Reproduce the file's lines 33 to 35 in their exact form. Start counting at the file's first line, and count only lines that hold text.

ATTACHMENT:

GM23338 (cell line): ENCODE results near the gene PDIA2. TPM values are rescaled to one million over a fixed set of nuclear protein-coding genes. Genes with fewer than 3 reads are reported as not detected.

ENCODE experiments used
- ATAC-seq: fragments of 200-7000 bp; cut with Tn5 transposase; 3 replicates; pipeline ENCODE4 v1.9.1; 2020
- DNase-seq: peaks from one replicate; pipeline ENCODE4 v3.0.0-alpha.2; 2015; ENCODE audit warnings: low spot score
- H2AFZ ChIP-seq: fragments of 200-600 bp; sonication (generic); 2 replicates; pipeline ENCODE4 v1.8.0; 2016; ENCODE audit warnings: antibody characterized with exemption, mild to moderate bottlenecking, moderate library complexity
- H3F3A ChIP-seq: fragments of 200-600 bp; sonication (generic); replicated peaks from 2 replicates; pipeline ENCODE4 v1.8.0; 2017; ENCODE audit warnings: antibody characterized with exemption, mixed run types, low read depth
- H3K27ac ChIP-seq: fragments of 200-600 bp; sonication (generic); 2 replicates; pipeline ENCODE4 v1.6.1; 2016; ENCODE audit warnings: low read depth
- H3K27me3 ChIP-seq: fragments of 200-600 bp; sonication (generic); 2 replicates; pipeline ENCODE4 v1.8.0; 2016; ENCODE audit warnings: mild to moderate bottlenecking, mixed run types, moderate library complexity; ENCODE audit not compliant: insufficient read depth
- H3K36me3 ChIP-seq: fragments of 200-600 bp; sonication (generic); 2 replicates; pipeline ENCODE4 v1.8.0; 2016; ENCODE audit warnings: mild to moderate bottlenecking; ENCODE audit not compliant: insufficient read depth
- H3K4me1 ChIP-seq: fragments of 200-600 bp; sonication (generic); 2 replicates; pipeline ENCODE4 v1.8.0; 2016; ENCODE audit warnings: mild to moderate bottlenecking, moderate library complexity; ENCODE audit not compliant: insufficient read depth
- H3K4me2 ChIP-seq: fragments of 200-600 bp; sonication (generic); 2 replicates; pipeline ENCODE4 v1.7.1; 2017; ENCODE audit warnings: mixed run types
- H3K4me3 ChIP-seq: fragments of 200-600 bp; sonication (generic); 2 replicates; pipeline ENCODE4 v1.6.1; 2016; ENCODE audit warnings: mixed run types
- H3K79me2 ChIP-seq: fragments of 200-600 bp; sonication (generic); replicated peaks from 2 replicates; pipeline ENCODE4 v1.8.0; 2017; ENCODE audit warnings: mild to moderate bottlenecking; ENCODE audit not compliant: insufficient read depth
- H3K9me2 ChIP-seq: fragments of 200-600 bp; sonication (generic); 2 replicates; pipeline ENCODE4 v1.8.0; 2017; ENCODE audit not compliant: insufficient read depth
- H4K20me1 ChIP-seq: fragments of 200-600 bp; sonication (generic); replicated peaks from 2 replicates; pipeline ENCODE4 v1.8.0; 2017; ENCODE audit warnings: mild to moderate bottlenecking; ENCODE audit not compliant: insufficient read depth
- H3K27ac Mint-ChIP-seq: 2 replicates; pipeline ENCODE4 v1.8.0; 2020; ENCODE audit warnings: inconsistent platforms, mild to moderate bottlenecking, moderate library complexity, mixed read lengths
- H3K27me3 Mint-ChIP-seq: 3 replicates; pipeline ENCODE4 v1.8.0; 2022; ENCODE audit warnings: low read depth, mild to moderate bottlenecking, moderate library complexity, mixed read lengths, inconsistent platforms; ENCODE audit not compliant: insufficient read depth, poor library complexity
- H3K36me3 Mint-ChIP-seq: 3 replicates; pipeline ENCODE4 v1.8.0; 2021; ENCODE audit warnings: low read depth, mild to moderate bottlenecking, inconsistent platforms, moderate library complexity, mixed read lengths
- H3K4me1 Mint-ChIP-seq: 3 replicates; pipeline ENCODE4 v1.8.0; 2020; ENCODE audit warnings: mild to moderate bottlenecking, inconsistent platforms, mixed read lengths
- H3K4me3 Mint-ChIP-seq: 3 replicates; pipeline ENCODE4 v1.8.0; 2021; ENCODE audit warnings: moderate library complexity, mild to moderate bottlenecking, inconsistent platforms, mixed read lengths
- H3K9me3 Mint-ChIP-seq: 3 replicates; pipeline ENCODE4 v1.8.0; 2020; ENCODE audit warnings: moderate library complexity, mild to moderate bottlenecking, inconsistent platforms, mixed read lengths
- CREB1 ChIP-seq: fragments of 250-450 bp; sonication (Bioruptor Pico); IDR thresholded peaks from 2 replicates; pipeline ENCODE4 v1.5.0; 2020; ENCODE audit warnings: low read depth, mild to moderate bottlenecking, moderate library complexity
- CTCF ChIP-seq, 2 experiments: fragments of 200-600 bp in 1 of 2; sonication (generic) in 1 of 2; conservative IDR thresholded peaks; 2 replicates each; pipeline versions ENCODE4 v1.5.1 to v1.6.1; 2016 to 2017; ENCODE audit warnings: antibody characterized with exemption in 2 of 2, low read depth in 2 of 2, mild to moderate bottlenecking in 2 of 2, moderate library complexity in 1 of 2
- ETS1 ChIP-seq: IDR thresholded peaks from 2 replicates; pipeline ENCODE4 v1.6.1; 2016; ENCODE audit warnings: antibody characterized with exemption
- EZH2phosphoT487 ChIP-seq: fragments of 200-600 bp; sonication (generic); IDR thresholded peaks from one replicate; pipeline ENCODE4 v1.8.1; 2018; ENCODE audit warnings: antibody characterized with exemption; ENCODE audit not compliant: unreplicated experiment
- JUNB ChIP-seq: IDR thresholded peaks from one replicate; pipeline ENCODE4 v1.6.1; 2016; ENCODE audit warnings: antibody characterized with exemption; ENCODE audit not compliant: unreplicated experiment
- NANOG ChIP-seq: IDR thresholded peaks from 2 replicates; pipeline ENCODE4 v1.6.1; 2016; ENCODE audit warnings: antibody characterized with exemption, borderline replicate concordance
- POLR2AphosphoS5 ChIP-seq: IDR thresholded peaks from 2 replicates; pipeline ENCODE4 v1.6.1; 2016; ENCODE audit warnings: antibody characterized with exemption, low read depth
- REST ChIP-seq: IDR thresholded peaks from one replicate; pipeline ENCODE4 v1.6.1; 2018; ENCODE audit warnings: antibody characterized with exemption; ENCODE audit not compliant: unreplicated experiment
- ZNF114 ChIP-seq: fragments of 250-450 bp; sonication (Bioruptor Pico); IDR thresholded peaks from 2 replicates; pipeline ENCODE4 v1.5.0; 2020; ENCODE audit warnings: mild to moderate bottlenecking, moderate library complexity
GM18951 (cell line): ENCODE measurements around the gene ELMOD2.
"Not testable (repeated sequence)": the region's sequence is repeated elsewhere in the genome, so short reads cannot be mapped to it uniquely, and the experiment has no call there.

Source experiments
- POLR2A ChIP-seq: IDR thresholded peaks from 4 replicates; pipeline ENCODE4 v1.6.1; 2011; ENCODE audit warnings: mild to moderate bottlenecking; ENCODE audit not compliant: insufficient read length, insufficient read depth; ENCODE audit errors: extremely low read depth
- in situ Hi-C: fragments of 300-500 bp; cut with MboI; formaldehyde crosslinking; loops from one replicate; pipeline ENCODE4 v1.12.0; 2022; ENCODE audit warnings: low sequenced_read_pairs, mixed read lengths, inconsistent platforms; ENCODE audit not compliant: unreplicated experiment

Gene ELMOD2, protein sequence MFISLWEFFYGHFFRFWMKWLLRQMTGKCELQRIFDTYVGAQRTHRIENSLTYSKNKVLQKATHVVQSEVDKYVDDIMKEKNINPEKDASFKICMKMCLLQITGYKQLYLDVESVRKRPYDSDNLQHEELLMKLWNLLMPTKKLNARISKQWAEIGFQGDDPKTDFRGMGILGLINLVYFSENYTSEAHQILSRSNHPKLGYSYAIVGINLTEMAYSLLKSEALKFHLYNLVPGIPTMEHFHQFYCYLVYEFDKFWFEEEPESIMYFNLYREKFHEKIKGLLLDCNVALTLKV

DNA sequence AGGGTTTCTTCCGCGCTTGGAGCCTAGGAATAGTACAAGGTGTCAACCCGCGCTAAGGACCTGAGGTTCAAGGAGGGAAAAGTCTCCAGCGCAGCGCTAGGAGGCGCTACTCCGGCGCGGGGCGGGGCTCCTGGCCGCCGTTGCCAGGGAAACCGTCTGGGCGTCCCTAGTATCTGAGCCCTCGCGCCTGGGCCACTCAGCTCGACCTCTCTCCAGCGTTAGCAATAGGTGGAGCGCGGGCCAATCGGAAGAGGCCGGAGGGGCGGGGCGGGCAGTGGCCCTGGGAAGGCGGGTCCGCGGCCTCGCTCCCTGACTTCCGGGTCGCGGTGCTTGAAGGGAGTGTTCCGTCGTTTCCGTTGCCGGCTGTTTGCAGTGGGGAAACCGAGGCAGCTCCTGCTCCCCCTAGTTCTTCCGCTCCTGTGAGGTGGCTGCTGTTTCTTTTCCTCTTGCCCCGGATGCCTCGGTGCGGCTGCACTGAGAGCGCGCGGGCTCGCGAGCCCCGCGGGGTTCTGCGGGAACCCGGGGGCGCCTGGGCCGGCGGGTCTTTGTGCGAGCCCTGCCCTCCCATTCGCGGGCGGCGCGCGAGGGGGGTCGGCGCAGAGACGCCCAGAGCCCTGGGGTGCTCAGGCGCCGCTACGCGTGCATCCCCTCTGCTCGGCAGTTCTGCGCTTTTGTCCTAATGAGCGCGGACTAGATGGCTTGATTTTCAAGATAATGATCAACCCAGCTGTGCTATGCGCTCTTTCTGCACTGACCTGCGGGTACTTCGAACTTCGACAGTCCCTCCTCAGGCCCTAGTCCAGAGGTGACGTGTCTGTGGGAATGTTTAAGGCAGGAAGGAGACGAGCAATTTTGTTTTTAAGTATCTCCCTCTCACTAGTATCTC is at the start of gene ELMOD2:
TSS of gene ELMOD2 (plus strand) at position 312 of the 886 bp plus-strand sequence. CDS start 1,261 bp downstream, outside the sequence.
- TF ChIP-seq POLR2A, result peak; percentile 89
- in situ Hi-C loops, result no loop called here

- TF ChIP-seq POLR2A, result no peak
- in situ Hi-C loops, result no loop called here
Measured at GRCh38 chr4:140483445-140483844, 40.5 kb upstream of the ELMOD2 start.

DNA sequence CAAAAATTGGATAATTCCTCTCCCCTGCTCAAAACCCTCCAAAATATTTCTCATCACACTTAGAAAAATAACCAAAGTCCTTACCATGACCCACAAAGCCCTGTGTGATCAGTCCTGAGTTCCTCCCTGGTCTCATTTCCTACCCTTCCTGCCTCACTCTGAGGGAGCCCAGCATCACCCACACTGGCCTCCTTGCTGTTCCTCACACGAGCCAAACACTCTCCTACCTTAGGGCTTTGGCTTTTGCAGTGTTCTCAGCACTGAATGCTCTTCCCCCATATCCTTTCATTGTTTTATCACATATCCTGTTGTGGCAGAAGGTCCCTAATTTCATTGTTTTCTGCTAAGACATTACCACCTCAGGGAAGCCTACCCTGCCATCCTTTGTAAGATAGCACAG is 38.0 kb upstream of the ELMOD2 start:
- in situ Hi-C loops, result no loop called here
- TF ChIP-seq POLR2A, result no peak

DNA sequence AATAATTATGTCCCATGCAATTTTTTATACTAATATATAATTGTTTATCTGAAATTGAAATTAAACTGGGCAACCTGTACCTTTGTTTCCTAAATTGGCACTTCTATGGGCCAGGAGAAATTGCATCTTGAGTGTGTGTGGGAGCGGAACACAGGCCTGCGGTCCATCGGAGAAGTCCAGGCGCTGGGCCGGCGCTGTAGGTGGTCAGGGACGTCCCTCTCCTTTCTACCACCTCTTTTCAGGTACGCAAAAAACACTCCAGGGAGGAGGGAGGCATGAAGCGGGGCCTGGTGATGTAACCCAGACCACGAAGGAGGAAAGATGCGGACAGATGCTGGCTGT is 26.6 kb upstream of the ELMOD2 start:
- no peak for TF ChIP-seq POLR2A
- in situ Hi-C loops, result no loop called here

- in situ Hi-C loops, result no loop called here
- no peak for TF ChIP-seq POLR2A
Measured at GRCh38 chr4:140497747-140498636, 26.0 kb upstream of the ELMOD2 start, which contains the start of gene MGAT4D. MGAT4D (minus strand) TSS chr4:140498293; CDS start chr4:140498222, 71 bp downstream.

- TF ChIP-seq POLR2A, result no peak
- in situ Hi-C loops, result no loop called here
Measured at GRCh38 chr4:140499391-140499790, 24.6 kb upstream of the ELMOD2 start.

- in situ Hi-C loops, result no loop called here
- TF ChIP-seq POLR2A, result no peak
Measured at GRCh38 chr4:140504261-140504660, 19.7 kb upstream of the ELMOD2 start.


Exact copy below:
Source experiments
- POLR2A ChIP-seq: IDR thresholded peaks from 4 replicates; pipeline ENCODE4 v1.6.1; 2011; ENCODE audit warnings: mild to moderate bottlenecking; ENCODE audit not compliant: insufficient read length, insufficient read depth; ENCODE audit errors: extremely low read depth
- in situ Hi-C: fragments of 300-500 bp; cut with MboI; formaldehyde crosslinking; loops from one replicate; pipeline ENCODE4 v1.12.0; 2022; ENCODE audit warnings: low sequenced_read_pairs, mixed read lengths, inconsistent platforms; ENCODE audit not compliant: unreplicated experiment